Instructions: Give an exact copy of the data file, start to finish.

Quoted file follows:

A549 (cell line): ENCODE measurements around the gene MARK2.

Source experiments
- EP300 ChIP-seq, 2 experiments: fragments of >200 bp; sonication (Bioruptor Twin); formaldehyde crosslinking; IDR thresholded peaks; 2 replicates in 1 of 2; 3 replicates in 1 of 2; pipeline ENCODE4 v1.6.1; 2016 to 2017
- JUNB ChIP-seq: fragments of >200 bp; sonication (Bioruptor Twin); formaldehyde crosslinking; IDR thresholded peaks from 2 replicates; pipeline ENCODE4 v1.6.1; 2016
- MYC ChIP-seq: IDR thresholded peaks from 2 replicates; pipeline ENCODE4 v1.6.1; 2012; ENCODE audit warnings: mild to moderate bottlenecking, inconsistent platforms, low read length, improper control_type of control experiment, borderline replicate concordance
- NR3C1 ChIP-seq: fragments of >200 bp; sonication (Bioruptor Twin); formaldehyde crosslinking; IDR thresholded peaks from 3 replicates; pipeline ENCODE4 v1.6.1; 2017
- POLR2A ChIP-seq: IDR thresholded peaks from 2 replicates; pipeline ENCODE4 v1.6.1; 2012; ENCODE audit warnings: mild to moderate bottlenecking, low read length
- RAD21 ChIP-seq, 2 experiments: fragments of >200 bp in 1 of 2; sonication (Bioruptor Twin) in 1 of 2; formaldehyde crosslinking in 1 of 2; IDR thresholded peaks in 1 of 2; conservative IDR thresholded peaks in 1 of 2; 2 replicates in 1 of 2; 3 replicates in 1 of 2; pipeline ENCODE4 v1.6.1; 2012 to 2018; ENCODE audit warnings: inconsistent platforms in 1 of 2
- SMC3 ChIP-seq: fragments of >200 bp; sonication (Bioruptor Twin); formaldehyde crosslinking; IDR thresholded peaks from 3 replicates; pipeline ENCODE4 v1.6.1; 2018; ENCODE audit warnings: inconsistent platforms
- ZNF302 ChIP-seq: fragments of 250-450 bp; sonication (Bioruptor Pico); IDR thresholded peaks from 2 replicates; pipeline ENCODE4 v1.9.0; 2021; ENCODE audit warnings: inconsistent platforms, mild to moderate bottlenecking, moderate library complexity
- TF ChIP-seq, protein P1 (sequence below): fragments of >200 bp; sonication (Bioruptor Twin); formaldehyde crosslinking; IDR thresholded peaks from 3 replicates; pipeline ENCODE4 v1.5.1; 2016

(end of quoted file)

A549 (cell line): ENCODE measurements around the gene MARK2.

Source experiments
- EP300 ChIP-seq, 2 experiments: fragments of >200 bp; sonication (Bioruptor Twin); formaldehyde crosslinking; IDR thresholded peaks; 2 replicates in 1 of 2; 3 replicates in 1 of 2; pipeline ENCODE4 v1.6.1; 2016 to 2017
- JUNB ChIP-seq: fragments of >200 bp; sonication (Bioruptor Twin); formaldehyde crosslinking; IDR thresholded peaks from 2 replicates; pipeline ENCODE4 v1.6.1; 2016
- MYC ChIP-seq: IDR thresholded peaks from 2 replicates; pipeline ENCODE4 v1.6.1; 2012; ENCODE audit warnings: mild to moderate bottlenecking, inconsistent platforms, low read length, improper control_type of control experiment, borderline replicate concordance
- NR3C1 ChIP-seq: fragments of >200 bp; sonication (Bioruptor Twin); formaldehyde crosslinking; IDR thresholded peaks from 3 replicates; pipeline ENCODE4 v1.6.1; 2017
- POLR2A ChIP-seq: IDR thresholded peaks from 2 replicates; pipeline ENCODE4 v1.6.1; 2012; ENCODE audit warnings: mild to moderate bottlenecking, low read length
- RAD21 ChIP-seq, 2 experiments: fragments of >200 bp in 1 of 2; sonication (Bioruptor Twin) in 1 of 2; formaldehyde crosslinking in 1 of 2; IDR thresholded peaks in 1 of 2; conservative IDR thresholded peaks in 1 of 2; 2 replicates in 1 of 2; 3 replicates in 1 of 2; pipeline ENCODE4 v1.6.1; 2012 to 2018; ENCODE audit warnings: inconsistent platforms in 1 of 2
- SMC3 ChIP-seq: fragments of >200 bp; sonication (Bioruptor Twin); formaldehyde crosslinking; IDR thresholded peaks from 3 replicates; pipeline ENCODE4 v1.6.1; 2018; ENCODE audit warnings: inconsistent platforms
- ZNF302 ChIP-seq: fragments of 250-450 bp; sonication (Bioruptor Pico); IDR thresholded peaks from 2 replicates; pipeline ENCODE4 v1.9.0; 2021; ENCODE audit warnings: inconsistent platforms, mild to moderate bottlenecking, moderate library complexity
- TF ChIP-seq, protein P1 (sequence below): fragments of >200 bp; sonication (Bioruptor Twin); formaldehyde crosslinking; IDR thresholded peaks from 3 replicates; pipeline ENCODE4 v1.5.1; 2016